How will you spend your courage,/Her life asks my life.
No courage spent of/Bloodshot/gunshot/taproot/eye –
How will you make your way?
Then, respond to the day/some other way than blind –
– from The World Made and Unmade by Jane Mead
Woman to woman. Woman to world. How will we spend our courage? How will we make our way? How will we respond to the day some other way than blind?
After the presidential inauguration, I find these words from Jane Mead’s elegiac collection of poems, which she wrote for her dying mother, taking up an unlikely yet entirely welcome residence in my mind and heart. In poetry this perfect, I do not wish to dilute eloquence and true meaning. And in poetry this perfect, I accept that much meaning is entirely possible. That the literal can become transcendent. That the particular can meet a kindred universal soul. So, when I read Jane Mead’s poem, I’m thinking about the time we are in. A time when courage, more than cash, is our most powerful currency. A time when moving forward, not backward, is our only true choice. A time when each and every day, with eyes wide open, is the way we must respond.
One woman to another, one generation to the next, one question for all – How will you spend your courage? I mean the kind of courage that can only truly be understood woman to woman. I mean the kind of courage that finds a collective voice as millions of women march in Washington, DC, and around the world. Women, especially women of color, know this kind of courage well, and it is not new.
More than a century ago, Mother Caroline Friess, SSND, the North American foundress of the School Sisters of Notre Dame, emboldened young women to keep moving forward, every day, with eyes wide open. And, she empowered women to keep their eyes on a very worthy prize. To pursue an education for themselves and to teach others for whom access to education had been denied. In doing this, with great courage and heart, she changed the world. With these nine words, “Now take new courage, and make it your own,” she started a movement, formed a congregation, and inspired a powerful sisterhood that is thriving today at Caroline Center.
Five years ago, when I came to Caroline Center, I probably knew more about the power of privilege than the power of courage. Day to day, week by week, the experiences of my sisters at Caroline Center changed me. While every woman’s life experiences and life circumstances are different and unique, the challenges we face are felt by all of us; and, the hope that we have in the struggle to overcome our challenges belongs to each of us.
How will you spend your courage? While numbers and statistics can never, ever tell the whole story, the trainees who are enrolled at this mind-bending time in our country’s history, most assuredly, will graduate both rich in courage and generous and smart in how they spend it. They will have good work. Meaningful work. They will have new careers. Opportunities for advancement. Better lives. But, their newfound courage will be their greatest legacy; the one, sure sign of the transcendent power of sisterhood.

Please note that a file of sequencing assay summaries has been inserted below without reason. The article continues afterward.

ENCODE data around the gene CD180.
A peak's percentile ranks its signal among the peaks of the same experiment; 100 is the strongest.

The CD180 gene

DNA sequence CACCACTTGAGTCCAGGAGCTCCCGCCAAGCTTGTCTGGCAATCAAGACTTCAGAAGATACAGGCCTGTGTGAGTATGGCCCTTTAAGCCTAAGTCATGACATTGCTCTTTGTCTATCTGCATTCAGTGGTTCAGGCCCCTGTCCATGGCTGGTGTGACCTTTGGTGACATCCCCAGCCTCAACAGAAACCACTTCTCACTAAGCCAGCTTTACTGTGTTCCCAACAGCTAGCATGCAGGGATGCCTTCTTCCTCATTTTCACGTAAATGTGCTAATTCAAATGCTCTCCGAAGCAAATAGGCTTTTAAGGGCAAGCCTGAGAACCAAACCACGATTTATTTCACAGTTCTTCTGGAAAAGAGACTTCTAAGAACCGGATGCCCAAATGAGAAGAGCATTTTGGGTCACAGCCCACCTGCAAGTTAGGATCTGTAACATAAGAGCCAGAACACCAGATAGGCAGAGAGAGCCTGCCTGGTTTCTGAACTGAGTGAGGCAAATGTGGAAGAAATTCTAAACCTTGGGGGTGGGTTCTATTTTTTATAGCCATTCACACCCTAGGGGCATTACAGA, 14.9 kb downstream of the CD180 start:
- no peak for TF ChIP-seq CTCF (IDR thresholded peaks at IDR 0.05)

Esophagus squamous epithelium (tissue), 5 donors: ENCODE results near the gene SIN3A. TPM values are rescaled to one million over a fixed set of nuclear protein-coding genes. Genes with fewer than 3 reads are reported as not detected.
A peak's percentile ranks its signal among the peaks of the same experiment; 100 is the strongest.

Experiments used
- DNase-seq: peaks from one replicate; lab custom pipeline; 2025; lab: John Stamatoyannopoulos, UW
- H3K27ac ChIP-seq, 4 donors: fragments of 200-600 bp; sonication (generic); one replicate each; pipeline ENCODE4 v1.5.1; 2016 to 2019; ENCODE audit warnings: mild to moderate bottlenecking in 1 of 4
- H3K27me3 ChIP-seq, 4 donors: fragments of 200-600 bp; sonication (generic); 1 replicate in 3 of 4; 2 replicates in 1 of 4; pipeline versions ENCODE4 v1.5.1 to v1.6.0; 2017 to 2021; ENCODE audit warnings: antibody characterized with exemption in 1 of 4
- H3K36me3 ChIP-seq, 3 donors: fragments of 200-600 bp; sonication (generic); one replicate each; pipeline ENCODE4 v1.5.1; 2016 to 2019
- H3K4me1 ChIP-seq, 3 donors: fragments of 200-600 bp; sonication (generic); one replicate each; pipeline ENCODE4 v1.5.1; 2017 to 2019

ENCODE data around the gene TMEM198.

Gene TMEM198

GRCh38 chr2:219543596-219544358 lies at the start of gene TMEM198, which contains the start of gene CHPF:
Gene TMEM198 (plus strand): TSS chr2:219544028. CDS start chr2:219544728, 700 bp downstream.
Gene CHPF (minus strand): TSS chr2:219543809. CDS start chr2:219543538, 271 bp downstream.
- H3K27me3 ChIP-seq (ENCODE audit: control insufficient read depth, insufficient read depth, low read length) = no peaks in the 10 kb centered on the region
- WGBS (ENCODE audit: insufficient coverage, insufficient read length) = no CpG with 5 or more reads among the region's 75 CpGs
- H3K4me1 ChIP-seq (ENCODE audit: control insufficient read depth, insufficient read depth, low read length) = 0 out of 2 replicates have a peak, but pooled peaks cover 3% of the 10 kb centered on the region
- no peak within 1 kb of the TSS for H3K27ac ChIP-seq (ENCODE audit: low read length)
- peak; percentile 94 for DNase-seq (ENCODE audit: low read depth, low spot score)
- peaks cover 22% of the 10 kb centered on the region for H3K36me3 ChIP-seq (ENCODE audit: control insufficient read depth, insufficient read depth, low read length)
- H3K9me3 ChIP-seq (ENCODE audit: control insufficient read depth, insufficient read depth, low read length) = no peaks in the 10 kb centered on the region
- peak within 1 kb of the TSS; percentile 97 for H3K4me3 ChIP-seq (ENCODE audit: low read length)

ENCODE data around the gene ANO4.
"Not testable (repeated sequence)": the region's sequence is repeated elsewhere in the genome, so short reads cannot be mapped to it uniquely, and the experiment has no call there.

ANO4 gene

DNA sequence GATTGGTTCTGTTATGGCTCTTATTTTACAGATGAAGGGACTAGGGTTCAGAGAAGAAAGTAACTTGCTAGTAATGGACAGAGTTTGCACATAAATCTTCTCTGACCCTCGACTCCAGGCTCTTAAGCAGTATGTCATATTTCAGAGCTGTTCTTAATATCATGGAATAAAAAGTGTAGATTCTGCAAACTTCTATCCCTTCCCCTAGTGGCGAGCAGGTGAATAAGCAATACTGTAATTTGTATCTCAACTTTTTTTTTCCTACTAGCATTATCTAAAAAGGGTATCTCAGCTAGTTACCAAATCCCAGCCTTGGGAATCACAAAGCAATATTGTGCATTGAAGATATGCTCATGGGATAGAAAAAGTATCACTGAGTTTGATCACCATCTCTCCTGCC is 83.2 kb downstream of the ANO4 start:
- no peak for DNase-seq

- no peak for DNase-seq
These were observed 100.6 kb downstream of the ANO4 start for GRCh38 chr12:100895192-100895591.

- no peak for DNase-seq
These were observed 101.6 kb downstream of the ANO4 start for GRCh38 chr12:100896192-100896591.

Here’s what the numbers say about where our current trainees are upon enrolling at
Caroline Center this month:
- 100% are experiencing poverty and underemployment
- 57% are working at least one job while attending the program full-time
- 46% cannot afford basic public transportation
- 36% require food assistance; more are food insecure
- 25% need supplemental support for child care expenses
- 23% are experiencing utilities cut-offs; more are at risk for cut-offs
- 16% have eviction notices; more are experiencing housing insecurity
- 68% are working one-on-one with our financial counselor
- 70% are receiving individual counseling
In 15 weeks, we know that because Caroline Center is here for them, these women’s lives will be markedly different – more independent, more confident, more fulfilled, more hopeful. And, if it is even possible, more courageous. We know that the quality-of-life indicators that point to the highest levels of stress in their lives will begin to improve. And, we know that one number will shine brighter than the rest: 100% of Caroline Center graduates will experience meaningful employment with excellent additional opportunities for career and academic advancement.
Naoki Higashida’s name may not be familiar to you, but the book he wrote in Japanese when he was 13 years old, using a simple letter board to communicate because he has severe autism, has this profound piece of wisdom: “Everybody has a heart that can be touched by something.” This is not an “alternative fact.” It’s just the plain truth. As women, we need to believe that “something” is courage. We want the world to see that “something” is courage. Because courage is what we’re bringing. It’s the way we will make our way. It’s the way we will respond to the day, some other way than blind.
- Naoki Higashida’s book, The Reason I Jump, was first published in 2007 in Japan by Escor Publishers Ltd. In 2013, Random House published the book in English as translated by David Mitchell and KA Yoshida.
- Jane Mead’s poem, “How will you spend your courage,” is in her book The World Made and Unmade, which was published by Alice James Books in August 2016. The World Made and Unmade is Jane Mead’s fifth collection of poems.
- “She The People” by artist Shamsia Hassani (pictured), the first female graffiti artist in Afghanistan, photo by citylab.com
- “Women Are Perfect,” photo by Sait Serkan Gurbuz
- Cover image from What It Takes magazine, photo by Ryan Stevenson, RaRah Photo
- Caroline Center pharmacy technician, photo by Howard Korn, Howard Korn Photography